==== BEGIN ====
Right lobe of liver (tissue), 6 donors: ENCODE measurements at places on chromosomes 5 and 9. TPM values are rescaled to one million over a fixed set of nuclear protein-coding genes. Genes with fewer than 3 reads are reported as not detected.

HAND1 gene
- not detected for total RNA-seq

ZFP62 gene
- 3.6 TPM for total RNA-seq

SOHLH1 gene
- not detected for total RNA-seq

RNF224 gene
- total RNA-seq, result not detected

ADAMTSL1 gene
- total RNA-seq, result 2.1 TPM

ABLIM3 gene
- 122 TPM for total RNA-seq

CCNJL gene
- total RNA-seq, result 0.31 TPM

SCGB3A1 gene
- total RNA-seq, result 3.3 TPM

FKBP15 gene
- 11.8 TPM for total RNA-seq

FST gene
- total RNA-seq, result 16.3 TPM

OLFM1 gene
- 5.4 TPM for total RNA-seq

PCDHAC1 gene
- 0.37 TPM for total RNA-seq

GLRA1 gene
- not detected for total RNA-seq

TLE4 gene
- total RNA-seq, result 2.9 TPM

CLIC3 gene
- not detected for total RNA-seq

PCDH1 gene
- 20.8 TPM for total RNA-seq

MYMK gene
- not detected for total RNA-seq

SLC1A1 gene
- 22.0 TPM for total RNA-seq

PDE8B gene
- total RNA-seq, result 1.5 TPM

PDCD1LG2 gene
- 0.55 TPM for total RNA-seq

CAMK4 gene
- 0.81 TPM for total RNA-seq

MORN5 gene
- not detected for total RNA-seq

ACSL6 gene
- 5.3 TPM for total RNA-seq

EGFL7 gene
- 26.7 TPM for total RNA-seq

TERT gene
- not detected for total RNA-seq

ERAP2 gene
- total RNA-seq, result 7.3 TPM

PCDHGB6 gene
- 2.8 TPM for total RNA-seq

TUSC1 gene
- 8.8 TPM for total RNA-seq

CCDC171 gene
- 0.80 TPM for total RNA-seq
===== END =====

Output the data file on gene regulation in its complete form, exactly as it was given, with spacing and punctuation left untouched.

Right lobe of liver (tissue), 6 donors: ENCODE measurements at places on chromosomes 5 and 9. TPM values are rescaled to one million over a fixed set of nuclear protein-coding genes. Genes with fewer than 3 reads are reported as not detected.

HAND1 gene
- not detected for total RNA-seq

ZFP62 gene
- 3.6 TPM for total RNA-seq

SOHLH1 gene
- not detected for total RNA-seq

RNF224 gene
- total RNA-seq, result not detected

ADAMTSL1 gene
- total RNA-seq, result 2.1 TPM

ABLIM3 gene
- 122 TPM for total RNA-seq

CCNJL gene
- total RNA-seq, result 0.31 TPM

SCGB3A1 gene
- total RNA-seq, result 3.3 TPM

FKBP15 gene
- 11.8 TPM for total RNA-seq

FST gene
- total RNA-seq, result 16.3 TPM

OLFM1 gene
- 5.4 TPM for total RNA-seq

PCDHAC1 gene
- 0.37 TPM for total RNA-seq

GLRA1 gene
- not detected for total RNA-seq

TLE4 gene
- total RNA-seq, result 2.9 TPM

CLIC3 gene
- not detected for total RNA-seq

PCDH1 gene
- 20.8 TPM for total RNA-seq

MYMK gene
- not detected for total RNA-seq

SLC1A1 gene
- 22.0 TPM for total RNA-seq

PDE8B gene
- total RNA-seq, result 1.5 TPM

PDCD1LG2 gene
- 0.55 TPM for total RNA-seq

CAMK4 gene
- 0.81 TPM for total RNA-seq

MORN5 gene
- not detected for total RNA-seq

ACSL6 gene
- 5.3 TPM for total RNA-seq

EGFL7 gene
- 26.7 TPM for total RNA-seq

TERT gene
- not detected for total RNA-seq

ERAP2 gene
- total RNA-seq, result 7.3 TPM

PCDHGB6 gene
- 2.8 TPM for total RNA-seq

TUSC1 gene
- 8.8 TPM for total RNA-seq

CCDC171 gene
- 0.80 TPM for total RNA-seq